As I mentioned last week, by emphasizing the more devious side of Verdon, this miniseries makes her even more sympathetic (in my eyes, at least). Yes, it’s somewhat cruel of her to push a convalescing Fosse to get back to work — provided that it’s on Chicago — and yes, it’s a little mercenary of her to tell Reinking she has to keep Fosse alive so he can gift her with timeless Broadway characters like Lola, Charity, and Roxie. But it’s also poignant when she admits to Fosse that she doesn’t want him to delay Chicago, because he could drop dead any day … or she could lose the youthful stamina she needs to dance the show.
“Where Am I Going?” casts a kinder eye than usual on Fosse, noting the difference between the way he presents himself to his friends and what’s going on beneath the surface. He quips that he checked himself out of the sanitarium because “I knew it was time to leave when I started putting on shows with the other patients!” He repeats the joke multiple times, turning one of the worst experiences of his life into a slick one-liner. Later, after Neil Simon describes his first sexual experience with a prostitute, Fosse tells a wink-wink story about the strippers who “conversed” with him during his burlesque days, though the stricken look on his face when he remembers the incident later indicates that what actually happened was more like a sexual assault.
These are complicated emotions and motivations, conveyed mostly in conversation and reaction and packaged as entertainment. This episode is TV-as-theater and theater-as-TV in the spirit of Chayefsky and Simon and Fosse, all of whom understood that, when it comes to selling audiences the darker side of human experience, staging means everything.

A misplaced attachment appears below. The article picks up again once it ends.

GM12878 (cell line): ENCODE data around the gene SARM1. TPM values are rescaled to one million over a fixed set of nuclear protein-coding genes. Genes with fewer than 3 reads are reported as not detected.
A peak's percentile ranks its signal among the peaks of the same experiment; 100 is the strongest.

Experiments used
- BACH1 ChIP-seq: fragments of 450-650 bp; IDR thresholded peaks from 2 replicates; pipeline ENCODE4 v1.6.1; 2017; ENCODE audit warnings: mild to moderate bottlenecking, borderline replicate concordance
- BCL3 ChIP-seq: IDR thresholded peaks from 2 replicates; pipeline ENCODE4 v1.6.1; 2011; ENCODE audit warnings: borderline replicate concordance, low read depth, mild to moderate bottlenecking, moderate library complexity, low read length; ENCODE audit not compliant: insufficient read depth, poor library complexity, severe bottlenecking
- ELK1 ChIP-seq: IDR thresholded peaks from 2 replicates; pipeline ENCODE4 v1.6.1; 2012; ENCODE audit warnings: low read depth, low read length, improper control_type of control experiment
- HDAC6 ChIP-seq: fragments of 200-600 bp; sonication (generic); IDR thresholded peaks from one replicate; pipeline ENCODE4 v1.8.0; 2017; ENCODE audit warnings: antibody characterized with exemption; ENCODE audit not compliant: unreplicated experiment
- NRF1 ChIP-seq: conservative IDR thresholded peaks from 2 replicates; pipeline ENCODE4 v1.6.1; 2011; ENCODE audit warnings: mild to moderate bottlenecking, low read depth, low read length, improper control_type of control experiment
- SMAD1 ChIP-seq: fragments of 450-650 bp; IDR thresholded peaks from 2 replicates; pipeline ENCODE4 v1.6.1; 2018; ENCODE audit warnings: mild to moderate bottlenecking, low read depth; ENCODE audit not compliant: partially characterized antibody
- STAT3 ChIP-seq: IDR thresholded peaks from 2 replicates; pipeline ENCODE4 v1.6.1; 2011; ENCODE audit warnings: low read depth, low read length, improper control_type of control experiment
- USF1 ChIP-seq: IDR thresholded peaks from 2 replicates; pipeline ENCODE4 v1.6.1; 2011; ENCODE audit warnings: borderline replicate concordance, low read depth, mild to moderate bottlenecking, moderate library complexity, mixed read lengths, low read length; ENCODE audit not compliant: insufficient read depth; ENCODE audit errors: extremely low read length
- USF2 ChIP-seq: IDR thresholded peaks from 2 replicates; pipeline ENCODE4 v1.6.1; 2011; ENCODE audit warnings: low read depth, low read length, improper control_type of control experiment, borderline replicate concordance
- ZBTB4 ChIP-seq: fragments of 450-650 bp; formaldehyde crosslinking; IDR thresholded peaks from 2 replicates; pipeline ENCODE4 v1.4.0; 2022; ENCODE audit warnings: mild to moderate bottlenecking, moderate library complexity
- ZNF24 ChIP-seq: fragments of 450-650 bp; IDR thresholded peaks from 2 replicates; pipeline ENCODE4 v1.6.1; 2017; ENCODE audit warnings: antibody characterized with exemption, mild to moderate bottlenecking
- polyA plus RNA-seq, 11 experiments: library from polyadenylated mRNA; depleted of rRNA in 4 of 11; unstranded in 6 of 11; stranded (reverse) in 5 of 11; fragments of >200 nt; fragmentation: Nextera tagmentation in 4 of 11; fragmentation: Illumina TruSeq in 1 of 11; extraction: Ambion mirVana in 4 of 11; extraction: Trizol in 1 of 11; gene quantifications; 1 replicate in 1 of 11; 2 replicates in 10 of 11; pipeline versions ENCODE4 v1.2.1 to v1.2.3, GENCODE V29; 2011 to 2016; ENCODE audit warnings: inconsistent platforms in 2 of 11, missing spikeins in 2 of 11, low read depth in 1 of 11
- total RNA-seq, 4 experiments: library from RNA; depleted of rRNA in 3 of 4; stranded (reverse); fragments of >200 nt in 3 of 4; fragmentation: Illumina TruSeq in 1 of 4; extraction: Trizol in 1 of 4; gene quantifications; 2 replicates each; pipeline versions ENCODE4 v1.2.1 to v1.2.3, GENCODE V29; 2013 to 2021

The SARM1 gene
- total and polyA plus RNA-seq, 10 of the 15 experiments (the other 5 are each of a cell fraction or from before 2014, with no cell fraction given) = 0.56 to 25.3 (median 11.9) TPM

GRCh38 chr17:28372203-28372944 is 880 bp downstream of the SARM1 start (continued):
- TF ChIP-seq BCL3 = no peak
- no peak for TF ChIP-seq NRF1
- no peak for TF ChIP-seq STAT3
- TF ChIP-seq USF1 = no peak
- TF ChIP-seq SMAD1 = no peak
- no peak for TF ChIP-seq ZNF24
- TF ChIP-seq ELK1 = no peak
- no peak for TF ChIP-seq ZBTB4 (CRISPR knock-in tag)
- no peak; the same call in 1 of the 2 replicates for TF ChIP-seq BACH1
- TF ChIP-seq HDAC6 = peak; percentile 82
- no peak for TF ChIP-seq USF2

Once more, from the top …
• As alluded to in this episode, Chayefsky in 1973 was just a few years away from seeing his screenplay for the 1976 movie Network hailed as the quintessential media satire. He would win an Oscar for the script in 1977, and when he was invited back a year later as a presenter, he was responsible for one of the most memorable moments in Academy Awards history: chastising Vanessa Redgrave for her politically charged acceptance speech. Butz’s brusque, argumentative portrayal should be familiar to anyone who’s seen that Oscar clip. And Simon is in the audience during the segment! He was a nominee at the 1978 ceremony for The Goodbye Girl, which starred his second wife, Marsha Mason, whom he married in 1973, not long after Joan’s death.
• As a child of the 1970s, I have to admit the scene of Nicole pouring (and sipping) beer didn’t alarm me. Instead, it took me back to my parents’ own dinner parties, where I slurped my share of foam while carrying glasses in from the kitchen.
• As near as I can tell from my research and memory, Lacy’s “Ron” isn’t a real person. In the mid-1970s, Verdon’s most public male companion was Jerry Lanning, an enduring Broadway player and occasional TV actor who was 18 years younger than she. The son of torch singer Roberta Sherwood, Lanning is probably best known for his one-off Dick Van Dyke Show appearance as the aspiring rocker behind the novelty dance song “The Twizzle.” But he also played Joe Hardy in a 1967 TV adaptation of Damn Yankees! and later played the same role opposite Verdon (and Ray Walston!) in a summer tour. Lanning is still alive and occasionally still works, although he passed out onstage playing Eugene O’Neill in a Westchester County playhouse six years ago.
• The 46th Street Theatre that Gwen refers to — the former home of her Tony-winning Damn Yankees and Redhead and the future home of her original Chicago as well as Reinking’s Tony-winning 1996 revival — is now known as the Richard Rodgers Theatre. It has also been home to the original Good News, the original Guys and Dolls, the Fosse-aided How to Succeed in Business Without Really Trying, Neil Simon’s Lost in Yonkers, and its current and highest-grossing occupant, Hamilton.
• Michelle Williams is especially magnificent as Verdon in this episode — from the opening montage, when she slyly reassures her Chicago collaborators that the sanitarium-bound Fosse is “100 percent committed” (technically true!), to a scene in the wee hours when she casually removes and shakes out her ponytail extension. Like Bob says: Gwen puts on a show.